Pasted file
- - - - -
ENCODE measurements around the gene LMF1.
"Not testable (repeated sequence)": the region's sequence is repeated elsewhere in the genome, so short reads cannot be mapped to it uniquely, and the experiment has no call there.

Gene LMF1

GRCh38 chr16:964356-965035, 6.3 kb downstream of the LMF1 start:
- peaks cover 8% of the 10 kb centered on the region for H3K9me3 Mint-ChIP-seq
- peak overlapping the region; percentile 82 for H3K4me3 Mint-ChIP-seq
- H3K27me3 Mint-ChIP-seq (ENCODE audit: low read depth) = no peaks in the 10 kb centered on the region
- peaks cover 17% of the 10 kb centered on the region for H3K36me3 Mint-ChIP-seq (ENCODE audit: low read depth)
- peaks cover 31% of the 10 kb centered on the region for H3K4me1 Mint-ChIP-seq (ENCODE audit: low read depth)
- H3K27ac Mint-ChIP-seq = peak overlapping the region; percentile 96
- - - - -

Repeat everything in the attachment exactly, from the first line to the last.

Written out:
ENCODE measurements around the gene LMF1.
"Not testable (repeated sequence)": the region's sequence is repeated elsewhere in the genome, so short reads cannot be mapped to it uniquely, and the experiment has no call there.

Gene LMF1

GRCh38 chr16:964356-965035, 6.3 kb downstream of the LMF1 start:
- peaks cover 8% of the 10 kb centered on the region for H3K9me3 Mint-ChIP-seq
- peak overlapping the region; percentile 82 for H3K4me3 Mint-ChIP-seq
- H3K27me3 Mint-ChIP-seq (ENCODE audit: low read depth) = no peaks in the 10 kb centered on the region
- peaks cover 17% of the 10 kb centered on the region for H3K36me3 Mint-ChIP-seq (ENCODE audit: low read depth)
- peaks cover 31% of the 10 kb centered on the region for H3K4me1 Mint-ChIP-seq (ENCODE audit: low read depth)
- H3K27ac Mint-ChIP-seq = peak overlapping the region; percentile 96